Orange Pull-Apart Bread

This sweet Orange Pull-Apart Bread is layers of orange dough sandwiched between a cinnamon and cardamon spiced filling. A quick cream cheese glaze on top takes this pull-apart bread to the next level.

If an orange roll and monkey bread had a baby, it would be this orange pull-apart bread. Orange, cinnamon and cardamon are just one of my favorite flavor combinations. A little bit of orange zest take a meh dessert into an oh-dang dessert in my opinion, like in these Creamsicle Orange Cupcakes. A little orange zest is also a plus in savory breads, like this Easy No-Knead Olive Bread.

Close up of sliced pull-apart bread with glaze.

What Makes This Sweet Bread So Delicious?

  1. The dough is an “enriched dough”. An enriched dough is a bread dough that is enriched with additional ingredients to make it softer and richer, like eggs and butter. Think of a cinnamon roll or brioche bread compared to a crusty loaf like a sourdough. The former will be soft, fluffy and squishy.
  2. That soft, fluffy dough from above will be sliced and sandwiched together with a sugary filling with cinnamon, cardamon and orange zest. Instead of a short swirl of filling like in a cinnamon roll, this loaf will be layer after layer of delicious filling.
  3. A cream cheese and orange glaze is the literal icing on the cake.

Working with Yeast

This bread requires yeast. And I know yeast can be intimidating if you haven’t worked with it before. But yeast is your friend, literally. Yeast is like me, is just chomping away and getting gassy, and creating rise in your bread.

The first thing we need to do is “wake up” our dried yeast. The yeast is those little packets on the shelf is dormant. Yeasts version of a morning latte is a warm environment and sugar. So to wake up our dormant yeast, we will warm up some milk to about 100°F, sprinkle the yeast on top and add a bit of sugar and let it do its thing.

Bread on marble with drizzle on top with orange in the background.

After about 5 minutes, you should see the yeast has started to froth and bubble a bit in the milk. That means your yeast is awake and ready to go!

We will then add the remaining dough ingredients and knead until we have a nice smooth dough.

Now, the yeast needs to a chance to do its thing and help the dough rise and create lots of light air pockets. Place the dough in a warm environment to let rise to in double in size. My oven has a specific “proof” mode which is about 85°F. But a warm spot in your kitchen, in your laundry room with a running dryer, or above the stove are all good options.

This is the first proof of the dough. After we fill and shape the dough into our layered bread, we will let the dough rise a second time.

Sugar bowl with zested orange, butter and cinnamon dish.

Creating a Pull-Apart Bread

The layers is what makes this orange bread so special. It looks so impressive, but it’s really not so complicated.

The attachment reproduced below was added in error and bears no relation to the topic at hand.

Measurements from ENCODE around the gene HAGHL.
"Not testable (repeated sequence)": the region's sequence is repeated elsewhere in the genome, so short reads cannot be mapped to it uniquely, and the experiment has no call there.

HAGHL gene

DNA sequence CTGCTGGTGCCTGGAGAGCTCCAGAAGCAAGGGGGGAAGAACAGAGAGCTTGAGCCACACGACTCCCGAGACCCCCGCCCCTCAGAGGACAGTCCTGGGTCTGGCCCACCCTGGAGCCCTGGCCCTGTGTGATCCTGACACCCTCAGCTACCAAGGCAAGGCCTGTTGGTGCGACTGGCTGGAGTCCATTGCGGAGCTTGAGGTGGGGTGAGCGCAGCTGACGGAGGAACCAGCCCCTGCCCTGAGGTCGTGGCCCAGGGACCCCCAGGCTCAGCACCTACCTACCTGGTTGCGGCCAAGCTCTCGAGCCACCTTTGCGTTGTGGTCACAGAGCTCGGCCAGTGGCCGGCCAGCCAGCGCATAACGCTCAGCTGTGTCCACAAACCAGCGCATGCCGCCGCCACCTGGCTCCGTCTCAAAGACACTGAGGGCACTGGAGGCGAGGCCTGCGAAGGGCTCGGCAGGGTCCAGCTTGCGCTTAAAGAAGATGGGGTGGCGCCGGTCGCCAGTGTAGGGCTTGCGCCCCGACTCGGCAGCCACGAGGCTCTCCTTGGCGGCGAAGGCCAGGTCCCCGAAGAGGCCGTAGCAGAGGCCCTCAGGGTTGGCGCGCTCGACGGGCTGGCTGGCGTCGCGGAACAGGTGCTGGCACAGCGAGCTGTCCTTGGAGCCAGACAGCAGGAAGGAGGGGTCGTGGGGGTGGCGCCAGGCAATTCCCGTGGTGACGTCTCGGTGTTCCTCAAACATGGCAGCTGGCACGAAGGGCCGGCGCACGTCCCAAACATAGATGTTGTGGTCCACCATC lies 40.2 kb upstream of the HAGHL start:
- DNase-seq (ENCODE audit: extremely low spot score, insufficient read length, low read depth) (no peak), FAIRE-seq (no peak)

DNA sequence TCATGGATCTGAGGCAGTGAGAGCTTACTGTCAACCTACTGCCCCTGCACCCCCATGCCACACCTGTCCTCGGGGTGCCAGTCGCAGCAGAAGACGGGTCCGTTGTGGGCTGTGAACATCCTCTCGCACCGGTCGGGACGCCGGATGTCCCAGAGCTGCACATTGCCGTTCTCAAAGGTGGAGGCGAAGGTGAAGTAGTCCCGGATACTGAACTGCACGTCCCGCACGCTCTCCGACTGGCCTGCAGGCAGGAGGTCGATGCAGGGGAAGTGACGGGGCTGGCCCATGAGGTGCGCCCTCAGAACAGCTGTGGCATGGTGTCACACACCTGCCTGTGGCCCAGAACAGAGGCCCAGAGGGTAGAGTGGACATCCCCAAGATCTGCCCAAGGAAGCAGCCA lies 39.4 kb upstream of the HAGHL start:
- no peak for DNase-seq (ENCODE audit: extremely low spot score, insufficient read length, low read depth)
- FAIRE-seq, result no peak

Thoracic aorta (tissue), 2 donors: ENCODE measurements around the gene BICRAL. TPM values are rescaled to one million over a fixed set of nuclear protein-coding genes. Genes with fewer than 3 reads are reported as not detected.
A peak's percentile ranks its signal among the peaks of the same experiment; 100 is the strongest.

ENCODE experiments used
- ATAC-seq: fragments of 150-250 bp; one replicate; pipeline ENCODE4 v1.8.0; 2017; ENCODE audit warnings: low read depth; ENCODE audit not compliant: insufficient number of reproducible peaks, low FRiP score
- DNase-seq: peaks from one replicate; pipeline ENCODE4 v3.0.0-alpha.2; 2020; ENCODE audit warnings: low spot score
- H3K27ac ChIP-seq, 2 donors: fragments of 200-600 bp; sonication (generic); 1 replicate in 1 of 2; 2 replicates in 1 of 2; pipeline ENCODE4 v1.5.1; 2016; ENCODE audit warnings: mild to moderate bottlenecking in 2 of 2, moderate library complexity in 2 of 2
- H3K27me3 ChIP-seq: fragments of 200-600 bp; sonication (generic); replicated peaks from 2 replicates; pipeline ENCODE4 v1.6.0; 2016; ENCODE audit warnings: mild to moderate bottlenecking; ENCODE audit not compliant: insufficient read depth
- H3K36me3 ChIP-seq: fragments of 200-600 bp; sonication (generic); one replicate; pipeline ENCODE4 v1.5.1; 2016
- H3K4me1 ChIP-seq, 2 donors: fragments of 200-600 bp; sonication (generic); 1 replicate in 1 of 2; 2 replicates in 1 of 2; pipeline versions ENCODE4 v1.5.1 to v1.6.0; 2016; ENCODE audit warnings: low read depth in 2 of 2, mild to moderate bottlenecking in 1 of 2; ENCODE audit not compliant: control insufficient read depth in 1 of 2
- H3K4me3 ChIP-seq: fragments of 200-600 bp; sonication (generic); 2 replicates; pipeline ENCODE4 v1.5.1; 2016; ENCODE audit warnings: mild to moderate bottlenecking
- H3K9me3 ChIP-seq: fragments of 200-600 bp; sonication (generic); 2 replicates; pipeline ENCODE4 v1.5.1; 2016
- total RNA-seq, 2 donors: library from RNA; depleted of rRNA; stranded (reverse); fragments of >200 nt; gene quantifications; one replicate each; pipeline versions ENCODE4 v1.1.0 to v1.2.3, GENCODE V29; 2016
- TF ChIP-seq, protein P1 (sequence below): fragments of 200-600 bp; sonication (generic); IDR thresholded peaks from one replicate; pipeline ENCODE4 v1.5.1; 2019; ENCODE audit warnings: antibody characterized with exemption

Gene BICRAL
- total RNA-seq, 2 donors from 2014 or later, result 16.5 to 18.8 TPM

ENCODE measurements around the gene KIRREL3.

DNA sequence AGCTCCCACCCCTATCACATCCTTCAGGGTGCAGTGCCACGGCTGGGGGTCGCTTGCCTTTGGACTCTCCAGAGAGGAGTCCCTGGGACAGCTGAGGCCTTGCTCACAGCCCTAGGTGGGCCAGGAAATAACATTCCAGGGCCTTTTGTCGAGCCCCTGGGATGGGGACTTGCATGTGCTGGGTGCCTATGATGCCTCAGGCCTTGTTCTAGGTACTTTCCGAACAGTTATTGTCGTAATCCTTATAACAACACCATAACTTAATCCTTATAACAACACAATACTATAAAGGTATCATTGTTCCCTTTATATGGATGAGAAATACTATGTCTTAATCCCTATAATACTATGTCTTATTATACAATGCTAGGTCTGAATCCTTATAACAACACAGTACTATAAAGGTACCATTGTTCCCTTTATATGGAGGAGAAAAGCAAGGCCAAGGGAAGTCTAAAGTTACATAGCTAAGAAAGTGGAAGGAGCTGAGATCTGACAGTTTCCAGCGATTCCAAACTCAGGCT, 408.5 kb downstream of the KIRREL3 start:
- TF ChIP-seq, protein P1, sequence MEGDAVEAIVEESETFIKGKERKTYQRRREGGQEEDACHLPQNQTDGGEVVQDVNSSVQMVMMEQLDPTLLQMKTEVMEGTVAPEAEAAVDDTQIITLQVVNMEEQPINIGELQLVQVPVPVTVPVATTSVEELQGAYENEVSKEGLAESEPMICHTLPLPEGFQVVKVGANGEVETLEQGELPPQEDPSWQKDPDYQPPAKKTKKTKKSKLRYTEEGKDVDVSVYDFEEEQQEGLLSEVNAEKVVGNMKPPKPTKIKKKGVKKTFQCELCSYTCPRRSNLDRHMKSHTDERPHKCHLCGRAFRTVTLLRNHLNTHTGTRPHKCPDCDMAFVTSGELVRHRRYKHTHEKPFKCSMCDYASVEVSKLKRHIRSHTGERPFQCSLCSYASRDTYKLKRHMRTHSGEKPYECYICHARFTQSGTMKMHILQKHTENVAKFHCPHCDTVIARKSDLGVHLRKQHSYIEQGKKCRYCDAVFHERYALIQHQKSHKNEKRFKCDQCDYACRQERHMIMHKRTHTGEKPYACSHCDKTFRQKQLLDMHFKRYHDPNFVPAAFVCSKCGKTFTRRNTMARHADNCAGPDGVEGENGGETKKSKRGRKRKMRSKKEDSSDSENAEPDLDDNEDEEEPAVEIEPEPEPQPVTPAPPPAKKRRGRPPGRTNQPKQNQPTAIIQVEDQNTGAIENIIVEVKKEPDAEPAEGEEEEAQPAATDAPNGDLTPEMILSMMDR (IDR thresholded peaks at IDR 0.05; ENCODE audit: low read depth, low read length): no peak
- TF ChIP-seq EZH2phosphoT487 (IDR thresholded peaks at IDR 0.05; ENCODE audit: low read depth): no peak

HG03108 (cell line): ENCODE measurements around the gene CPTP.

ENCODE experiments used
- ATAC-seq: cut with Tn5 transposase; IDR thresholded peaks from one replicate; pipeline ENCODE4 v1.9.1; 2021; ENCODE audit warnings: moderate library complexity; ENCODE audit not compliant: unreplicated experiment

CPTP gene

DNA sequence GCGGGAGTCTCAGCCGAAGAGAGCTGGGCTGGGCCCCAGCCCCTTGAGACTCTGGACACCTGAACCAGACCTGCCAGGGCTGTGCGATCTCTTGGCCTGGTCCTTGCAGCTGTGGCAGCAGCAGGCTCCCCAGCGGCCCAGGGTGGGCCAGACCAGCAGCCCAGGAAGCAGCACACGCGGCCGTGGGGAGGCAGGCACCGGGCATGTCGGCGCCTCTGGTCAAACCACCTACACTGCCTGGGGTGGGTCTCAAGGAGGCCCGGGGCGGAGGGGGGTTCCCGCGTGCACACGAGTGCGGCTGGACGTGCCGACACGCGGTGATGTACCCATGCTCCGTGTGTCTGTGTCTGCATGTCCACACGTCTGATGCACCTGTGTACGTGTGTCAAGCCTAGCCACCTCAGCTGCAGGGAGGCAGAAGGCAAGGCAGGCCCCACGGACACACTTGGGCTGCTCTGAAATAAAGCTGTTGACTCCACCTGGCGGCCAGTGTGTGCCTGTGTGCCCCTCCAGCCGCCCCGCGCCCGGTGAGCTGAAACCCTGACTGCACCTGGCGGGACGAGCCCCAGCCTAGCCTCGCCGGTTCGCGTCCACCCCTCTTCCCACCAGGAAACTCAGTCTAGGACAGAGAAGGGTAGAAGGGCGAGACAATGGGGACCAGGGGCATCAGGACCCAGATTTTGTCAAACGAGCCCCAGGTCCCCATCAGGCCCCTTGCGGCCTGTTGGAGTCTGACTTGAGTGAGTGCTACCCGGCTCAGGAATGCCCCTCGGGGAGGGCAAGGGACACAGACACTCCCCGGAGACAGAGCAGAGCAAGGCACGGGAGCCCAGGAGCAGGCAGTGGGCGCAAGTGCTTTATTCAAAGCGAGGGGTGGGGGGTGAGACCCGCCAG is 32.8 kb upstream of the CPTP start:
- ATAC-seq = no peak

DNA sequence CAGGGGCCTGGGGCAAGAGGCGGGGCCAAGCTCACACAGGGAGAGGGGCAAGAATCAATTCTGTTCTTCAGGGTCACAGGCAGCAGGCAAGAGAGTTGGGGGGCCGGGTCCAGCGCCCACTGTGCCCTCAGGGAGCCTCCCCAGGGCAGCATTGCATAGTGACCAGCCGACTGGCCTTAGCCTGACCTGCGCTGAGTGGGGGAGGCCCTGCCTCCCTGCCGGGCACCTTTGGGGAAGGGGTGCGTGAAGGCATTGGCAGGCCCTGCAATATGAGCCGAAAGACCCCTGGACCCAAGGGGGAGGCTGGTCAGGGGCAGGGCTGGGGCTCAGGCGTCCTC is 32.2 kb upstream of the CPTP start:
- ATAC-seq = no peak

Here’s how to make a pull-apart bread:

  1. Roll out the Dough

    After the dough has had a chance to double in size, roll the dough into a rectangle roughly 20″x12″. Don’t worry too much about perfection. I love a pastry mat for this. It’s non-stick and has a built in ruler for easy measuring.

  2. Create the Filling

    Brush the dough with melted butter and cover from edge to edge with a spiced sugar. It’s a lot of sugar. And no, it’s not too much sugar.

  3. Slice & Stack

    Slice the dough into 15 equal-ish squares. They should be about 4″ wide, or as wide as your loaf tin. Fold each square in half and lightly stack into the tin in a row, fold side down. Let rise one more time, and then bake!

Finishing the Bread

After the dough has had a chance to rise in the fridge overnight, let sit at room temperature for 45 minutes – 1 hour. Pour warm heavy cream on top and bake until golden brown. If the top of the bread is browning too quickly, lightly place a piece of aluminum foil on top and continue to bake until the bread is fully cooked through, or reaches 190°F inside.

Making the Glaze

With a hand mixer, whip together the cream cheese and butter until light. Add confectioner’s sugar, orange juice, zest, and vanilla. Spread over the orange pull-apart bread once cooled.

Frequently Asked Questions

Why isn’t my yeast frothing in the milk?

Three things could be happening:
1. Give the yeast an additional 5 minutes to sit and see if it starts to froth (we’re not looking for like a head of beer here, just few little bubbles is all we need).
2. If nothing is happening, you may have dead yeast – check the expiration date.
3. Your milk is not the right temperature. Too cold and the yeast will take longer to wake. Too hot and your may have killed your yeast. The milk should be barely warm to the touch.

Do I need to wait overnight to bake?

Nope! Instead of placing in the fridge, allow the dough to rise in the pan in a warm spot and bake once it has doubled in size, 45 minutes to 1 hour.

How do I store this pull-apart bread?

This is best the day of, but store any leftovers covered in the fridge and allow to come back to room temperature before enjoying.

What is the heavy cream for?

Pouring heavy cream over the top of the bread gives an extra bit of soft, ooey-gooey-ness. I use the same trick in my cinnamon rolls!

Can I make this with a smaller loaf pan?